Build your workday based on which animal you are

Fast Company

Chances are you don’t start work in the morning without first having coffee.

But as board-certified sleep specialist and “The Power of When” author Michael Breus sees it, exactly when you should have caffeine depends on your sleep type.

When it comes to falling asleep and waking up, Breus has found there are four types of people in the world, or rather, animals: bears, lions, wolves and dolphins. Each represents a so-called chronotype that describes your body’s natural sleep habits and energy patterns.

Knowing not to act like a wolf when you’re really a bear, Breus says, can help you have less painful wake-ups, fewer after-lunch slumps and more productive workdays overall.

Breus believes that your chronotype can offer a road map for taking advantage of your body’s natural energy flows. Here’s how to start the day off right, take advantage of your peak work hours and even be happier:

Bears

Bears are about 50 percent of the population. “They are the ‘get it done’ group,” Breus says. “They have normal sleep schedules, but may not get quite enough sleep.”

Morning routine: Wake up at about 7 a.m. and get your blood flowing with 10 minutes of stretching. Eat a light breakfast: fruit, yogurt, nuts and a 16-ounce glass of water.Take 15 minutes or so to plan your day. Then grab that coffee.

Peak productivity: 11 a.m.–6 p.m.

After work, you should exercise, knowing that getting started is probably going to be a little tough. After your workout, wind down with a light dinner and go easy on the carbs. Power down at 10 p.m., especially all your devices. Lights out by 11. Bears find it easy to stay up late, only to struggle with getting up on time the next day.

Lions

Lions “wake up without an alarm, and it is usually dark out,” Breus says. Type-A personalities, lions typically “send emails before most people are awake” and represent about 15 percent of the population.

Morning routine: Lions can wake up easily around 5:30 a.m. without an alarm. Have a high-protein breakfast by 6, avoiding carbs if you can. Find a spot to meditate, for up to an hour if you can spare the time, before anybody else gets up.

If you’d rather squeeze in an early-morning workout, go for it. But you’ll have energy to do this later in the day if you’d prefer. Time for a coffee at 9 a.m.

Peak productivity: 10 a.m.–5 p.m.

If you can, ditch the office on the early side, by 4:30 or 5, because your energy will start to dip by mid-afternoon. This is a great time to work out if you haven’t yet. Make sure dinner is an even balance of protein, healthy fats and carbs. Hit the hay by 10:30.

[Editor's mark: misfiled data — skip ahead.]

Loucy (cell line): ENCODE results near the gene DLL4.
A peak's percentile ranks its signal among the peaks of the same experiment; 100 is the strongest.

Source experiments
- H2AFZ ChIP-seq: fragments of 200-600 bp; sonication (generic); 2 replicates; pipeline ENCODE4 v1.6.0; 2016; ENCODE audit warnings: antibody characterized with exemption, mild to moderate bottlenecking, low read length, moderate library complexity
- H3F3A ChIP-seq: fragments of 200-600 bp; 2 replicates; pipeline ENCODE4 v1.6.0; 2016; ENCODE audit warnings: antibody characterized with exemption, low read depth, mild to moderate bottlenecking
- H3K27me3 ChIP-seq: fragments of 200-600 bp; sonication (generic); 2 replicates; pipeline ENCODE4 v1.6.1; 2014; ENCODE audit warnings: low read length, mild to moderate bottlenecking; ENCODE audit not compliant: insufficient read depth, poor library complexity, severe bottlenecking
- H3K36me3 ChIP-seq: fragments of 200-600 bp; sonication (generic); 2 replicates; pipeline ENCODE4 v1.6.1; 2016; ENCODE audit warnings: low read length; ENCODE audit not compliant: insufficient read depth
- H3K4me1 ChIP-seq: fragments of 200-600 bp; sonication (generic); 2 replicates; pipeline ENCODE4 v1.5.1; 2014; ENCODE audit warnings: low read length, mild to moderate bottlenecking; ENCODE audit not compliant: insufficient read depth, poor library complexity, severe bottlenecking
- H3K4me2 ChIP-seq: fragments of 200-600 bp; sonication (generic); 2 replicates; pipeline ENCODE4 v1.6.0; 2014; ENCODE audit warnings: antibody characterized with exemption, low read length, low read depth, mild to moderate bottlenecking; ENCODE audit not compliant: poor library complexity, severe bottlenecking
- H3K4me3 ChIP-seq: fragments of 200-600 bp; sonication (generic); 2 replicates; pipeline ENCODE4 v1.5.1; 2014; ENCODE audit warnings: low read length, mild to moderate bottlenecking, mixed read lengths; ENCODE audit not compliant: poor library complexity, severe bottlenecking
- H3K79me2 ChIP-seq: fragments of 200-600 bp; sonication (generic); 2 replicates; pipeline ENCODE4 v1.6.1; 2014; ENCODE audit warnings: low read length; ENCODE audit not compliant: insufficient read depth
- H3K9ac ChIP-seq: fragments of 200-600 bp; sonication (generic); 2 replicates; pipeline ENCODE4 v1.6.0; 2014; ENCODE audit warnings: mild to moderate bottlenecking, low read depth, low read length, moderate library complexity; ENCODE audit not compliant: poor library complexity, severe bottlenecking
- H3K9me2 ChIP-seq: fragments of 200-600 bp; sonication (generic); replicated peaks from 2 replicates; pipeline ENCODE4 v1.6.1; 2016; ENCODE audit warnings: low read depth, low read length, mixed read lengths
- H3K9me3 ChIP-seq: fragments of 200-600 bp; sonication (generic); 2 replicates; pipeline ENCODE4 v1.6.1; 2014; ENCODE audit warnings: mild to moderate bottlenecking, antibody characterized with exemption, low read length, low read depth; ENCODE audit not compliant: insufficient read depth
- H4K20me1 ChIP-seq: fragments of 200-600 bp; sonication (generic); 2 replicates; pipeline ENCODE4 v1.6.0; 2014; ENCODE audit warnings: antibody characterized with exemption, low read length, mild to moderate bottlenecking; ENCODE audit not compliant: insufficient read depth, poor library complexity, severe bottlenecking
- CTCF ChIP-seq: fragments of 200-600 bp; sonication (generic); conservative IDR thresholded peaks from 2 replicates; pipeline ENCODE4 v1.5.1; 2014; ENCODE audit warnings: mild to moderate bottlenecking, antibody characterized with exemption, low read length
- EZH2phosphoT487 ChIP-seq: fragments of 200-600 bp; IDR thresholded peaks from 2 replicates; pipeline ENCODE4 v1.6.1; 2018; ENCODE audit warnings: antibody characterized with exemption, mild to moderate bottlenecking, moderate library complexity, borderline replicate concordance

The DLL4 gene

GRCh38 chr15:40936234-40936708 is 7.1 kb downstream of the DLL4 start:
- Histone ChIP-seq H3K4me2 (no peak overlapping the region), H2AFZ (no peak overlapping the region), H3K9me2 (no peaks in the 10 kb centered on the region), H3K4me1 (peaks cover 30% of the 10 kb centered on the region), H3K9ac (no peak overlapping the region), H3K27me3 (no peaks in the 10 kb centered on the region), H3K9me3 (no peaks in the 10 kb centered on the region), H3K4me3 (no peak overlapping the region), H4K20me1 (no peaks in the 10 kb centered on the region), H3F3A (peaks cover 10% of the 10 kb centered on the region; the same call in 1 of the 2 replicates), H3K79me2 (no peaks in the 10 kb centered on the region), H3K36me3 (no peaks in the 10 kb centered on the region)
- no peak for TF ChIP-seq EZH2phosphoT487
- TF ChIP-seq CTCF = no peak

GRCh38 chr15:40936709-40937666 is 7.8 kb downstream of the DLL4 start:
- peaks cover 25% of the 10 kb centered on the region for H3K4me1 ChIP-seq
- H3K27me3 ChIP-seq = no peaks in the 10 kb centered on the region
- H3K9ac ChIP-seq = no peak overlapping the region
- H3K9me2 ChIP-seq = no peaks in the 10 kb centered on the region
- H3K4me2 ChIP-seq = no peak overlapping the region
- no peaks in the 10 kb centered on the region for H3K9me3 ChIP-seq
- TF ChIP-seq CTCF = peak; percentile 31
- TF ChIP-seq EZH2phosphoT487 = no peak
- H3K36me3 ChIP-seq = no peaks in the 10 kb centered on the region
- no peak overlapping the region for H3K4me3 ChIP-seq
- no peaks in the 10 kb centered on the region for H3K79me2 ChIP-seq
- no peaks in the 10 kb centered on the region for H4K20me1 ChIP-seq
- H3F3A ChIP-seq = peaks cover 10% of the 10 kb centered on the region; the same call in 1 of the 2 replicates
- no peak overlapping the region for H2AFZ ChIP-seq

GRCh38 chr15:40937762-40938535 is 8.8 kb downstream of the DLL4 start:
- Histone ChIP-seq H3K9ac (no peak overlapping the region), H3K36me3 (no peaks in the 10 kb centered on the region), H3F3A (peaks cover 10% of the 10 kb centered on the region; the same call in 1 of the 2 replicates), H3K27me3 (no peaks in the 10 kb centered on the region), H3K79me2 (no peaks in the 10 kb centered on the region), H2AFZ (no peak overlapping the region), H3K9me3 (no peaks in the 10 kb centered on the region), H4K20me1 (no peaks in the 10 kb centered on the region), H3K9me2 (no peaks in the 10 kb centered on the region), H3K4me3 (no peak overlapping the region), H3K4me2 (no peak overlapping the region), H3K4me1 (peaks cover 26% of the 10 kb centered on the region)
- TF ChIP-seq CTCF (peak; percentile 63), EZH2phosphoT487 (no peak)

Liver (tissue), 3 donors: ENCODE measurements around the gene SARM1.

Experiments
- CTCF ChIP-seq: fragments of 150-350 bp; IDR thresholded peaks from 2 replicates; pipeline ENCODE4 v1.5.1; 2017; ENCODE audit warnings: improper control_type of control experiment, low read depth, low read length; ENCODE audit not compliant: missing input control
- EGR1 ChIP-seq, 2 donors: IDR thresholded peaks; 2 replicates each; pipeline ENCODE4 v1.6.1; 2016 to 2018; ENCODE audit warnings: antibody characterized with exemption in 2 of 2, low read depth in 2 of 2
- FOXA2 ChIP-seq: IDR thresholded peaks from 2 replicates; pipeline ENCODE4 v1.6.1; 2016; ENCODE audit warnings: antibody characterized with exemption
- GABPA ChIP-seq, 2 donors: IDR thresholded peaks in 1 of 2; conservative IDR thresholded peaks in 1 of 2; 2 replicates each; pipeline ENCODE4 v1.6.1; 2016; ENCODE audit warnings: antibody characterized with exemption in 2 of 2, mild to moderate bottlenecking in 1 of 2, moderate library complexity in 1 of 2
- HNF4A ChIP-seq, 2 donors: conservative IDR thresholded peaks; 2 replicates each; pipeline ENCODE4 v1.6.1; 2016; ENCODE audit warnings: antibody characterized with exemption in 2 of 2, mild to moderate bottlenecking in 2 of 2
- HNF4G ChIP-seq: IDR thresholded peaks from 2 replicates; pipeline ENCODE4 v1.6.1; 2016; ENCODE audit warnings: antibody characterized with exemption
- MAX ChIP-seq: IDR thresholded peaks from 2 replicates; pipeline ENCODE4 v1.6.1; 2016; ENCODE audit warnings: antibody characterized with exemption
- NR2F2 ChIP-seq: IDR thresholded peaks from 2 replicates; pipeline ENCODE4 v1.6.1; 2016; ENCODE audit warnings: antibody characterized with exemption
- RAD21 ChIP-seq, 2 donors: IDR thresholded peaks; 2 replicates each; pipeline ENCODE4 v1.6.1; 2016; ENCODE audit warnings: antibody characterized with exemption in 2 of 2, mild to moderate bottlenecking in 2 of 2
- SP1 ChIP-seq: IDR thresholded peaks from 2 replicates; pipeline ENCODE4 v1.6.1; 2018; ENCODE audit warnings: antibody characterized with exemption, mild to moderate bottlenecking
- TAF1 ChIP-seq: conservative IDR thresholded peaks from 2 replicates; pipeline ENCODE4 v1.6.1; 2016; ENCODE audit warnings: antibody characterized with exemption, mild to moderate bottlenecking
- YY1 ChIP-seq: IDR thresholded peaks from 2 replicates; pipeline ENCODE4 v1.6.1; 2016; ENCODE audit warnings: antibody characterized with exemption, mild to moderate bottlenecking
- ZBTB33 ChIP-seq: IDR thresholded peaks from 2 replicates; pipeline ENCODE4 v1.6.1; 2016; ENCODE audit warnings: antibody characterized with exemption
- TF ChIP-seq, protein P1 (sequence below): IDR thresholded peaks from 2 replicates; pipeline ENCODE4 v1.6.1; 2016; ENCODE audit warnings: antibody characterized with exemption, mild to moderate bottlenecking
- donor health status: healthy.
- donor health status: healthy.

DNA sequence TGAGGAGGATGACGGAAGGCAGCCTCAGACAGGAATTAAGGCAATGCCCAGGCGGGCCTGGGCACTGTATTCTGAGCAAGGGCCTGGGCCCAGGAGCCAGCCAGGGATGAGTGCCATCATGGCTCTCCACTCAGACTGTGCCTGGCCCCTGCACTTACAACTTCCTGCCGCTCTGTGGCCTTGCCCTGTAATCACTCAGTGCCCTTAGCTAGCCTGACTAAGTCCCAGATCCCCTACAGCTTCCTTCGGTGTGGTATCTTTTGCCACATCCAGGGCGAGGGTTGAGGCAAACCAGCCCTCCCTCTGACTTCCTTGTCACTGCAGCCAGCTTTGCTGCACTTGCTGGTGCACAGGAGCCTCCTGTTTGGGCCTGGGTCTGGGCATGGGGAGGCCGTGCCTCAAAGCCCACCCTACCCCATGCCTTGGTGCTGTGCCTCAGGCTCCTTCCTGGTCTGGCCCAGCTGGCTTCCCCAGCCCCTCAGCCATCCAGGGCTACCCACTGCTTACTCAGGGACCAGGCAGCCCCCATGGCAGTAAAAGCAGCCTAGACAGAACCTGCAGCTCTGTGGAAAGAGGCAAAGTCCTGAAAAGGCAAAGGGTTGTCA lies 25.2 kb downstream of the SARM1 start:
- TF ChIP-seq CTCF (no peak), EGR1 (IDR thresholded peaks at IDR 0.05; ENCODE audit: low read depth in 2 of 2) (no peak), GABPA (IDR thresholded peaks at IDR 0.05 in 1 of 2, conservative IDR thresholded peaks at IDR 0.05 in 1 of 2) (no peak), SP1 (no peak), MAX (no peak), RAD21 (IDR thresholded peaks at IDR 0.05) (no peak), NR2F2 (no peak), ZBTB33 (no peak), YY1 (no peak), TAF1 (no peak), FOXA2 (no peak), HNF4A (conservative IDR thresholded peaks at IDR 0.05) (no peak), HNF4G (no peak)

Wolves

Wolves represent up to 20 percent of the population, Breus says. “They hate mornings and usually hit the snooze button multiple times. They are late to work, and usually on their third cup of coffee at 9 a.m.” Wolves tend to go hard on caffeine in the mornings in order to “overcome their wolfishness,” he explains.

Morning routine: Set your alarm for about 7, but let yourself hit snooze so you can sleep in for another 20–30 minutes, then crawl out of bed. It’s not going to be fun. Go stand in front of a window and drink a 16-ounce glass of water. The sunlight will help you wake up as you rehydrate. Throw on your sneakers and go for a 20–40-minute walk or a bike ride around the neighborhood. This might be a good time to brainstorm.

At 11 a.m., you can finally grab that coffee, and it doesn’t hurt to catch a few more minutes of sunlight again if you’re able to do so.

Peak productivity: 12 p.m.–8 p.m.

At 5 p.m., you’ll still be going strong. Have a snack and keep working. You’re at your most creative and energized through early evening, even after some of your co-workers have gone home. Have a late dinner, around 8 or even 9 p.m.

Start powering down all your screens by 11. You’ll be able to stay up late if you aren’t careful, so commit to lights out by midnight.

Dolphins

Dolphins “are anxious people who have irregular sleep schedules,” according to Breus, who estimates that one in 10 people are dolphins. “They often self-diagnose as insomniacs and send emails all night long.”

Morning routine: Jump out of bed at about 6 and into your running shoes. Break a light sweat and get some sun. Grab breakfast at about 8 a.m.: half carbs, half protein, no caffeine (yet). Think through your goals for the day or sketch out a to-do list, but wait to socialize with your co-workers until your first coffee break.

Have a small coffee by 9:30 or 10, but make sure it’s half decaf. You’ll need less of a boost than you think.

Peak productivity: 10 a.m.–6 p.m.

Have dinner at 7, and consider using this time to chat with a partner, spouse or friend. Dolphins find evening mealtime ideal for resolving conflicts and thinking through big ideas with others.

By 10 p.m., begin a bedtime ritual that can help you wind down: Turn off your smartphone and resist the urge to watch TV before bed. Run a hot bath and relax instead. Drift off by midnight, but try not to beat yourself up if you find yourself staring at the ceiling for a while first. You may have trouble falling asleep, but chances are you’ll still be getting the shut-eye you need.

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